How Filmmakers Manipulate Your Emotions with Color: The MachinistImage via Filmax

In 2004’s The Machinist, mundane and dull everyday repetitiveness is put on full display with dreary colors and lifeless images. A green overtone will always work for the examination of monotony. This can also be seen in The Matrix as well. Pre-red pill, that is.

Green also has the power to breathe new life into characters and audiences. Luscious greenery and earthly tones give off a sense of new beginnings and survival. At the conclusion of Gravity, Sandra Bullock emerges from the water to find a lush, brightly colored, oxygen-filled landscape that immediately signifies new life.

How Filmmakers Manipulate Your Emotions with Color: GravityImage via WarnerBros

Jacob T. Swinney recently released a video essay that explores the ways the Coen Brothers use the color green. The video is highly entertaining and provides some excellent insight into how much thought goes into each and every shot of their films.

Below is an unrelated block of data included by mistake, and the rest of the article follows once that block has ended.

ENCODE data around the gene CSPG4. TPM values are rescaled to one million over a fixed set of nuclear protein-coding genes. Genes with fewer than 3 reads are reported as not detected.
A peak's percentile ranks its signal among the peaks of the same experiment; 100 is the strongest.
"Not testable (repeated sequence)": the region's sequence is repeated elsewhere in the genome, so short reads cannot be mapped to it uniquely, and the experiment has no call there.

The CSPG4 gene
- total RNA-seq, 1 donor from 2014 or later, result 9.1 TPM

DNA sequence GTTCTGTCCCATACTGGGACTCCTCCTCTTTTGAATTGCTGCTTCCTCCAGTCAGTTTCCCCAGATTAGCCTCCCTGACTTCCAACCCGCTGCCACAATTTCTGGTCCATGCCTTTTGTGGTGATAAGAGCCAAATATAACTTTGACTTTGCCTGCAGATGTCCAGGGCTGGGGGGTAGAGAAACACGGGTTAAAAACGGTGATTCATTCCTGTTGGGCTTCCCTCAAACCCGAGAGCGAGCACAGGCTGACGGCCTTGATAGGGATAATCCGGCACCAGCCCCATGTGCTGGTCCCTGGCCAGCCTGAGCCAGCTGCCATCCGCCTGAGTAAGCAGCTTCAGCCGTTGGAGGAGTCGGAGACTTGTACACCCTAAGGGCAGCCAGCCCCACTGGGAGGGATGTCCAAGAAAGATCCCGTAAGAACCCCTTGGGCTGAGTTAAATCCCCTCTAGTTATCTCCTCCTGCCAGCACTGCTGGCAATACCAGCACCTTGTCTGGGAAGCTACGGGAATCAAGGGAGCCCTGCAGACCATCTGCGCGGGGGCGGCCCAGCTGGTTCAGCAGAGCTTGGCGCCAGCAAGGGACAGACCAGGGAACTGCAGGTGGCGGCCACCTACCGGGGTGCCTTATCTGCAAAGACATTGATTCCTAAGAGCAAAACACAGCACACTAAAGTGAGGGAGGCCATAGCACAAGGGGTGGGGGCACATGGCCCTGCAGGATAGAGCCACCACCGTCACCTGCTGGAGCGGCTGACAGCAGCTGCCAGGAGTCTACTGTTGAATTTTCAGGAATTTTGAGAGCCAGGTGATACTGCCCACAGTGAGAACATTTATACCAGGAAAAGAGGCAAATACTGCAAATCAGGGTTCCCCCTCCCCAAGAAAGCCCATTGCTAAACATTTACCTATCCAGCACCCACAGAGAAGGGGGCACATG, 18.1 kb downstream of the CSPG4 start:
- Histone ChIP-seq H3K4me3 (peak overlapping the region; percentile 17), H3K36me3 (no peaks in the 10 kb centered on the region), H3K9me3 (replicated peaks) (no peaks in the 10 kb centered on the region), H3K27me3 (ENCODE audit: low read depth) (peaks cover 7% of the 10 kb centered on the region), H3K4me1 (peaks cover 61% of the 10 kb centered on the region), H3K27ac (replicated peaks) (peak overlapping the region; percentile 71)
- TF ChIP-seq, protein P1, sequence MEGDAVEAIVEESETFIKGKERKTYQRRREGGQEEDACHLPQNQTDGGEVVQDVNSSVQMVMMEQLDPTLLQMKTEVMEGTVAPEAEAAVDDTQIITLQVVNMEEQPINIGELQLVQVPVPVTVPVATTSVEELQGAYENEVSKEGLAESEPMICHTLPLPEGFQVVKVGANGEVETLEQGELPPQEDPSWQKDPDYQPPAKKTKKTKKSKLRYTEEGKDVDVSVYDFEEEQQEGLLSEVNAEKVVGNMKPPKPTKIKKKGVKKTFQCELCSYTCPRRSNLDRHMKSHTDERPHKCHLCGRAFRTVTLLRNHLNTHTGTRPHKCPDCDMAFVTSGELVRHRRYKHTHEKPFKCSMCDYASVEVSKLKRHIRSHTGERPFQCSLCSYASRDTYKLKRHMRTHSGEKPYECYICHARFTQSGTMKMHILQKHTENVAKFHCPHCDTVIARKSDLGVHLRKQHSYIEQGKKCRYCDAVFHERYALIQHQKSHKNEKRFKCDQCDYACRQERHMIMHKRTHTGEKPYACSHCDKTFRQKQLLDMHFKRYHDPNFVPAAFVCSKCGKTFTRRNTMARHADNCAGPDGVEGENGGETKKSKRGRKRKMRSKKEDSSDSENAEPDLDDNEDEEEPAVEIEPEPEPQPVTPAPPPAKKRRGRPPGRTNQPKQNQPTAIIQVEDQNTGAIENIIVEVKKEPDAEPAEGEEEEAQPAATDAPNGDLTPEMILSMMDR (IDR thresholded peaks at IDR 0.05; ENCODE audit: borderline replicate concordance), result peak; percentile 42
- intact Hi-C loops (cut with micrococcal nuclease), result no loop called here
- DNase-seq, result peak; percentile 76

Blue

How Filmmakers Manipulate Your Emotions with Color: Midnight SpecialImage via WarnerBros.

Faithfulness, loyalty, and childlike wonder shine throughout the Jeff Nichols sci-fi chase movie, Midnight Special. The main character is one-of-a kind in every sense of the word and is covered in blue from head to toe. As used here, blue, most often associated with positive thoughts, portrays innocence and purity.

How Filmmakers Manipulate Your Emotions with Color: There Will Be BloodImage via Miramax Vantage

Sticking out like a sore thumb from the rest of the dirty, beige, dry colors of Paul Thomas Anderson’s There Will Be Blood, the heavy scene above finds the central character confronted with a harsh reality. His solitude literally surrounds him in this shot as he realizes just how alone he really is.

How Filmmakers Manipulate Your Emotions with Color: Only God ForgivesImage via Radius

In Only God Forgives, the central character’s detachment from reality grows as the film trudges forward. Separating from the all encompassing red that fills most of the film’s running time, Ryan Gosling is consumed in this blue light, isolated away from reality, sanity, and every other character in the film. A dark, unfamiliar scheme (blue in this case) that stands out from the rest of the film is a perfect way to demonstrate a character’s detachment.


Purple

How Filmmakers Manipulate Your Emotions with Color: Lost RiverImage via Warner Bros